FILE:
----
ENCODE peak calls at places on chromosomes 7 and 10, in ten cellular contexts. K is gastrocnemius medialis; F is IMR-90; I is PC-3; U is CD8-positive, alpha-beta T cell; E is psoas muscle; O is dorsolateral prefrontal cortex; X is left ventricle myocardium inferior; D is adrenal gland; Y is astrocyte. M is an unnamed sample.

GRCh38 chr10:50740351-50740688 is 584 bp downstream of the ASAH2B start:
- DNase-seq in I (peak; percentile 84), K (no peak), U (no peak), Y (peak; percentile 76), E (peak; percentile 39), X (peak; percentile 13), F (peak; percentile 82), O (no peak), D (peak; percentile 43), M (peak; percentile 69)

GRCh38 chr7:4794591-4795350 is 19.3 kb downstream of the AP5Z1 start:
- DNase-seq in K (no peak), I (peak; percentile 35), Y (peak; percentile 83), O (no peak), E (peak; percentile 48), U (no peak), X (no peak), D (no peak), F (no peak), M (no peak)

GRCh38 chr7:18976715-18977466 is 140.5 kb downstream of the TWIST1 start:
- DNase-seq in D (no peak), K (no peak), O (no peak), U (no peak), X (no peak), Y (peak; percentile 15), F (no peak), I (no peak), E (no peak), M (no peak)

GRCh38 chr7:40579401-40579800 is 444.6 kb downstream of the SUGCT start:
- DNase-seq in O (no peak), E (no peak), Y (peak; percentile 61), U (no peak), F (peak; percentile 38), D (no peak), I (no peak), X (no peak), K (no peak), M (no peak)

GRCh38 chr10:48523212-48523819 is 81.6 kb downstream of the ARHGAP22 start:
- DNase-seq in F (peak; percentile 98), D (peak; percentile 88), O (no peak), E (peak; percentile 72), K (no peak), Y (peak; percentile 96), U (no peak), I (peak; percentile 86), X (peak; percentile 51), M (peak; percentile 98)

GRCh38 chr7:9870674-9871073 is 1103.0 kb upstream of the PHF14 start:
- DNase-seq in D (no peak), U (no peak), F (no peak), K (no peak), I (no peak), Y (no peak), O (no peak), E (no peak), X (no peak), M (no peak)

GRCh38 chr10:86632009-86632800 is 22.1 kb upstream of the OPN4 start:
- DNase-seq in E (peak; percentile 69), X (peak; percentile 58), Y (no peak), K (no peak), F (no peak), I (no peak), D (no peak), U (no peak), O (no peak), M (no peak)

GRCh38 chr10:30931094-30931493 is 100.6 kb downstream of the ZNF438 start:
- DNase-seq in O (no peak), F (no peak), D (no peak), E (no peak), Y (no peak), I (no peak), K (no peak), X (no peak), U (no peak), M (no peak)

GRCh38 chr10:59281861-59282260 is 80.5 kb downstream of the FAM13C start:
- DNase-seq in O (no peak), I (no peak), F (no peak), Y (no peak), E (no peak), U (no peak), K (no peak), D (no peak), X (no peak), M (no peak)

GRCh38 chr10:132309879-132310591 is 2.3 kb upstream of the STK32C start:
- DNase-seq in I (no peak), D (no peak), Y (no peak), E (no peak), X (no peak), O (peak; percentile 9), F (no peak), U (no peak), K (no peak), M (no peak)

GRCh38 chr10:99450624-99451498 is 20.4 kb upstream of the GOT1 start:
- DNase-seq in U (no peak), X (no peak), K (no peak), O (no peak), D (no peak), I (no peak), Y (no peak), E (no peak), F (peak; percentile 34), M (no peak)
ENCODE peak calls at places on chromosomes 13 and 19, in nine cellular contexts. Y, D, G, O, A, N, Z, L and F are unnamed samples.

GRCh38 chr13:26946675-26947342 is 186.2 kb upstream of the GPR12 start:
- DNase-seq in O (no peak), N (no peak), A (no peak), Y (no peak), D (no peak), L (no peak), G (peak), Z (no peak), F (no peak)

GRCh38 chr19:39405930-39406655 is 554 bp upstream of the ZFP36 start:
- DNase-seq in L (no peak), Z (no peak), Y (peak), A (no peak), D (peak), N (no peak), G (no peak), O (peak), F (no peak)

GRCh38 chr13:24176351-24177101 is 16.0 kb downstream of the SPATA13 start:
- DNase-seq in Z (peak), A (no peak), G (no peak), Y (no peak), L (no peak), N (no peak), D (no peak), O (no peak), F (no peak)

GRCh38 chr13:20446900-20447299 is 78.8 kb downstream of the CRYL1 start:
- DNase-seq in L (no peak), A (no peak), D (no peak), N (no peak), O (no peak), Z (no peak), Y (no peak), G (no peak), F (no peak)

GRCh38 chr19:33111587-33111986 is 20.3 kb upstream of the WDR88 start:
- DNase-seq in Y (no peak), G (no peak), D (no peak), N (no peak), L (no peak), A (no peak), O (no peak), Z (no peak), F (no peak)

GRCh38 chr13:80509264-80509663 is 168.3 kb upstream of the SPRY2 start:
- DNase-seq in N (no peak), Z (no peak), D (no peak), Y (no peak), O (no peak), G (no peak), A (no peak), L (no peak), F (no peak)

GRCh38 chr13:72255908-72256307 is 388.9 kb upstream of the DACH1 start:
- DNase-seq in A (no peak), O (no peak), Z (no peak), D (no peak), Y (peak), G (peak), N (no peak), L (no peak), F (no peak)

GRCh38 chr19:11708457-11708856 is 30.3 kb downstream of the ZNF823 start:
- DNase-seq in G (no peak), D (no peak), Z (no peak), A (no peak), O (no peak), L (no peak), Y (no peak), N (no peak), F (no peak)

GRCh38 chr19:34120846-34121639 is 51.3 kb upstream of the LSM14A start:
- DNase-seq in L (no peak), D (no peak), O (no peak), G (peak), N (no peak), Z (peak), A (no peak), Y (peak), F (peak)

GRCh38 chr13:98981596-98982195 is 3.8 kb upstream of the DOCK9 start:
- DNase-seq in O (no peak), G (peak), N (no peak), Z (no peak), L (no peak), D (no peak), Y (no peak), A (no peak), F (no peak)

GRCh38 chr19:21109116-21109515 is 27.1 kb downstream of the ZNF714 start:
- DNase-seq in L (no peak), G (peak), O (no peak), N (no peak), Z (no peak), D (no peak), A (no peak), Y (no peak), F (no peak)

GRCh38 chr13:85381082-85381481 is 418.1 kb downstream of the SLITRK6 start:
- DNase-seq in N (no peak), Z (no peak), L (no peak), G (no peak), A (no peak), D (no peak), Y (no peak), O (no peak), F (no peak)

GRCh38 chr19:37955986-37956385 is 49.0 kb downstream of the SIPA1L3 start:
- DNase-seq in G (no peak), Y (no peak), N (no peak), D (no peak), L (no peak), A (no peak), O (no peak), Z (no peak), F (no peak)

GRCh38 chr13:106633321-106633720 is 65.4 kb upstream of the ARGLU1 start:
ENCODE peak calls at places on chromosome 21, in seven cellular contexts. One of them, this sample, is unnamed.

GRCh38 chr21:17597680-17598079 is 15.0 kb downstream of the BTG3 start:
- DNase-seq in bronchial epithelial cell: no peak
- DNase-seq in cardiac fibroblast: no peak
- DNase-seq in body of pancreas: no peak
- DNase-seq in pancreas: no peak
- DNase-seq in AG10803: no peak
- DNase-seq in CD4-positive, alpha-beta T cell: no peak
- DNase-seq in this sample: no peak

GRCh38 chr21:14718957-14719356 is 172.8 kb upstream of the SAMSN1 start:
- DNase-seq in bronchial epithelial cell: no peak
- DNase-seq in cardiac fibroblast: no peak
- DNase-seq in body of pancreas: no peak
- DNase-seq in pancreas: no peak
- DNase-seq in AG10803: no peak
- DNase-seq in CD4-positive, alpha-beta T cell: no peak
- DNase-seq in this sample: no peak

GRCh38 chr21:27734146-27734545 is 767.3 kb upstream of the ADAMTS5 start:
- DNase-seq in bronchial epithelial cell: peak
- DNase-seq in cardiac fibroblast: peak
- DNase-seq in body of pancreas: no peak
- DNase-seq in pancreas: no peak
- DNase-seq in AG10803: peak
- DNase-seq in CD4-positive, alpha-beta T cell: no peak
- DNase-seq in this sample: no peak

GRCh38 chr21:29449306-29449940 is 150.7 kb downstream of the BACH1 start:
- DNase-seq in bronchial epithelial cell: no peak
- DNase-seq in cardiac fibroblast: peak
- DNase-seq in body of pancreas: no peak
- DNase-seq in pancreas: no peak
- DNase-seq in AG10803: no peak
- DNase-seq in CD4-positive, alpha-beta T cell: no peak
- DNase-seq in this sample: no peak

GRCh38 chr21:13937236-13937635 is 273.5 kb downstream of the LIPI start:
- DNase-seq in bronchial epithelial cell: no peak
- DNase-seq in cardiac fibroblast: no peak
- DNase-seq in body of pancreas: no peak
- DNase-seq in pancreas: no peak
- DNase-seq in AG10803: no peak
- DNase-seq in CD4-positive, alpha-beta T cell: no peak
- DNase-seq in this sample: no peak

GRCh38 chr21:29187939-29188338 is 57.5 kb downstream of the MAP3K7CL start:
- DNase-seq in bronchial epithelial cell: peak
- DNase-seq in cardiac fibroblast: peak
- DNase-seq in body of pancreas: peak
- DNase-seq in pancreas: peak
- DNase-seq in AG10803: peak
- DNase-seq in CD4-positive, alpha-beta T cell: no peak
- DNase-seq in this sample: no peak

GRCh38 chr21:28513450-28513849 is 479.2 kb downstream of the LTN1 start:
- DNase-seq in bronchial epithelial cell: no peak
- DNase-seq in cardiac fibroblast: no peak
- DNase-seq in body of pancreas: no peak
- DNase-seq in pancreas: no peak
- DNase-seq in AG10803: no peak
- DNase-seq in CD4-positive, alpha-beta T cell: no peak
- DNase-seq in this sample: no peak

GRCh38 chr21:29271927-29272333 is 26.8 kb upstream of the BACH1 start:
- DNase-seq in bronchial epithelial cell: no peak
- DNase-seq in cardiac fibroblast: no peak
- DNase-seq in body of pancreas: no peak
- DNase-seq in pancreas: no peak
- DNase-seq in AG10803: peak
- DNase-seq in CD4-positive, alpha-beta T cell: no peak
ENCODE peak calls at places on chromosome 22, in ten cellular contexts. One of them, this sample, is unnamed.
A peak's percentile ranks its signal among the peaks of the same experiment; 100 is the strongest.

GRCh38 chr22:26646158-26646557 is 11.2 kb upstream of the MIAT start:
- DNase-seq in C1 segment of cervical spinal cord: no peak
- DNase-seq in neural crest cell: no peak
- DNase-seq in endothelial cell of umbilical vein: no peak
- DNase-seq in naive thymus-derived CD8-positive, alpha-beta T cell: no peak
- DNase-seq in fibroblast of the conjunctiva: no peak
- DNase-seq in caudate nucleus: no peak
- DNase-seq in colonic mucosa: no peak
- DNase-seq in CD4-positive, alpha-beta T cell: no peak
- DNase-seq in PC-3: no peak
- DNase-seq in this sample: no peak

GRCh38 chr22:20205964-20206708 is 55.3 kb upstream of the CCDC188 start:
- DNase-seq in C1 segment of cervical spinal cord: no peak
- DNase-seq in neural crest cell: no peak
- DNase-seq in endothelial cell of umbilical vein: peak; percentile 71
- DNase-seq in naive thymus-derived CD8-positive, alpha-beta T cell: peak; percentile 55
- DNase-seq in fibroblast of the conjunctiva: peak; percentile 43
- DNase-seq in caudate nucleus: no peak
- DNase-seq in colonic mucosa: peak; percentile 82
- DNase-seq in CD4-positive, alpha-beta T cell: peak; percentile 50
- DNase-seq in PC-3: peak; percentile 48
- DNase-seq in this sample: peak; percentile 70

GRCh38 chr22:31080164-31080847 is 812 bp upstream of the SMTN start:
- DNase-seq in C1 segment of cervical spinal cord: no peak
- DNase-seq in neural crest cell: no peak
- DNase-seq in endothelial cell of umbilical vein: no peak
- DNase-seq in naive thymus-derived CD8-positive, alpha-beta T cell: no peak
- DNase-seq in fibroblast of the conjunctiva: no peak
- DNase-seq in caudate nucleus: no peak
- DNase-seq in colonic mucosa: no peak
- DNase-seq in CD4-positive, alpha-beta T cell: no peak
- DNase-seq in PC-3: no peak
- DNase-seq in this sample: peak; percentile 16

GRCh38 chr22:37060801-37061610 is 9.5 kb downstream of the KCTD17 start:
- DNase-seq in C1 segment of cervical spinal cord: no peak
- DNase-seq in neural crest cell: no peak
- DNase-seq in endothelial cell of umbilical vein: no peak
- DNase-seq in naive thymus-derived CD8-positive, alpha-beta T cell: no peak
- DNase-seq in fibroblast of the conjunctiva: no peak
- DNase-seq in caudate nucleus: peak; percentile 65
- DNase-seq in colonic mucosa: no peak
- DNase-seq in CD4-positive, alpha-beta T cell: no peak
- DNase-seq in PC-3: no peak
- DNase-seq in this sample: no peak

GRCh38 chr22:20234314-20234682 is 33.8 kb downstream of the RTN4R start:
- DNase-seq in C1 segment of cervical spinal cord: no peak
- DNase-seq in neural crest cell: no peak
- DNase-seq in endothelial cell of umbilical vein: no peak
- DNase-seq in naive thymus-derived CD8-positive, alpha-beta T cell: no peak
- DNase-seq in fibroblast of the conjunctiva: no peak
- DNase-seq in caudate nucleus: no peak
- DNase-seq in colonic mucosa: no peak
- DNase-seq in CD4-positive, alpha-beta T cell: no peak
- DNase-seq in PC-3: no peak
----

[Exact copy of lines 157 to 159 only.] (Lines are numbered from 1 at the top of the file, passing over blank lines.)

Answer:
- DNase-seq in caudate nucleus: peak; percentile 65
- DNase-seq in colonic mucosa: no peak
- DNase-seq in CD4-positive, alpha-beta T cell: no peak